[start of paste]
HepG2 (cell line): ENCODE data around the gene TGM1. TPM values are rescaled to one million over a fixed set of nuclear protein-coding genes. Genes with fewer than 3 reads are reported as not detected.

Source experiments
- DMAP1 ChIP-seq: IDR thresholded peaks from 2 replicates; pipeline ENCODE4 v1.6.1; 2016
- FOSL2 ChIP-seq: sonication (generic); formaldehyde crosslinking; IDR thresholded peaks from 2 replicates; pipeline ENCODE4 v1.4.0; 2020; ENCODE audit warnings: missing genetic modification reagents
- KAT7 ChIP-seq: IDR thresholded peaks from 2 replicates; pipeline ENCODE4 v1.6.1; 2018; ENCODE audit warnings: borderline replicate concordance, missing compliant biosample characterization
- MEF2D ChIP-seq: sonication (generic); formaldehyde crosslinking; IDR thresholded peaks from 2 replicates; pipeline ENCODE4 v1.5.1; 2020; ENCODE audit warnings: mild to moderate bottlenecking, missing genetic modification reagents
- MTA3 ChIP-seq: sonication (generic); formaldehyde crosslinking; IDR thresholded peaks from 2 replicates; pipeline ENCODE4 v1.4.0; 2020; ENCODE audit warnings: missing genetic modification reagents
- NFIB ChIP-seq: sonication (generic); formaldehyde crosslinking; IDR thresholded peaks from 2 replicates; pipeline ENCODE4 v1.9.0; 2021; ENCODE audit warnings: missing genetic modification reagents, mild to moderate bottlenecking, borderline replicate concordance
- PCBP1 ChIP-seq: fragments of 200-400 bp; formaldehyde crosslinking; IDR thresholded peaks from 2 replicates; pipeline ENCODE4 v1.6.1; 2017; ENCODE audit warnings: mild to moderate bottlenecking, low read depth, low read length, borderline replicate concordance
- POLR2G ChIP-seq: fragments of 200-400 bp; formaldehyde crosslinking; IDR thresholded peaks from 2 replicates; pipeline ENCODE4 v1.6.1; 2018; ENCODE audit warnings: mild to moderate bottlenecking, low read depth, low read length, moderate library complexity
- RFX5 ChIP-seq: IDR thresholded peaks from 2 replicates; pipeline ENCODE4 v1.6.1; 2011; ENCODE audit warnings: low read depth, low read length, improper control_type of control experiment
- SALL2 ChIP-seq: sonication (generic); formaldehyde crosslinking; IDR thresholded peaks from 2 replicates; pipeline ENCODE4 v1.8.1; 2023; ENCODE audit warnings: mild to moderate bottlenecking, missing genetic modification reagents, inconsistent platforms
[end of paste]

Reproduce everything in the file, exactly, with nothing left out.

HepG2 (cell line): ENCODE data around the gene TGM1. TPM values are rescaled to one million over a fixed set of nuclear protein-coding genes. Genes with fewer than 3 reads are reported as not detected.

Source experiments
- DMAP1 ChIP-seq: IDR thresholded peaks from 2 replicates; pipeline ENCODE4 v1.6.1; 2016
- FOSL2 ChIP-seq: sonication (generic); formaldehyde crosslinking; IDR thresholded peaks from 2 replicates; pipeline ENCODE4 v1.4.0; 2020; ENCODE audit warnings: missing genetic modification reagents
- KAT7 ChIP-seq: IDR thresholded peaks from 2 replicates; pipeline ENCODE4 v1.6.1; 2018; ENCODE audit warnings: borderline replicate concordance, missing compliant biosample characterization
- MEF2D ChIP-seq: sonication (generic); formaldehyde crosslinking; IDR thresholded peaks from 2 replicates; pipeline ENCODE4 v1.5.1; 2020; ENCODE audit warnings: mild to moderate bottlenecking, missing genetic modification reagents
- MTA3 ChIP-seq: sonication (generic); formaldehyde crosslinking; IDR thresholded peaks from 2 replicates; pipeline ENCODE4 v1.4.0; 2020; ENCODE audit warnings: missing genetic modification reagents
- NFIB ChIP-seq: sonication (generic); formaldehyde crosslinking; IDR thresholded peaks from 2 replicates; pipeline ENCODE4 v1.9.0; 2021; ENCODE audit warnings: missing genetic modification reagents, mild to moderate bottlenecking, borderline replicate concordance
- PCBP1 ChIP-seq: fragments of 200-400 bp; formaldehyde crosslinking; IDR thresholded peaks from 2 replicates; pipeline ENCODE4 v1.6.1; 2017; ENCODE audit warnings: mild to moderate bottlenecking, low read depth, low read length, borderline replicate concordance
- POLR2G ChIP-seq: fragments of 200-400 bp; formaldehyde crosslinking; IDR thresholded peaks from 2 replicates; pipeline ENCODE4 v1.6.1; 2018; ENCODE audit warnings: mild to moderate bottlenecking, low read depth, low read length, moderate library complexity
- RFX5 ChIP-seq: IDR thresholded peaks from 2 replicates; pipeline ENCODE4 v1.6.1; 2011; ENCODE audit warnings: low read depth, low read length, improper control_type of control experiment
- SALL2 ChIP-seq: sonication (generic); formaldehyde crosslinking; IDR thresholded peaks from 2 replicates; pipeline ENCODE4 v1.8.1; 2023; ENCODE audit warnings: mild to moderate bottlenecking, missing genetic modification reagents, inconsistent platforms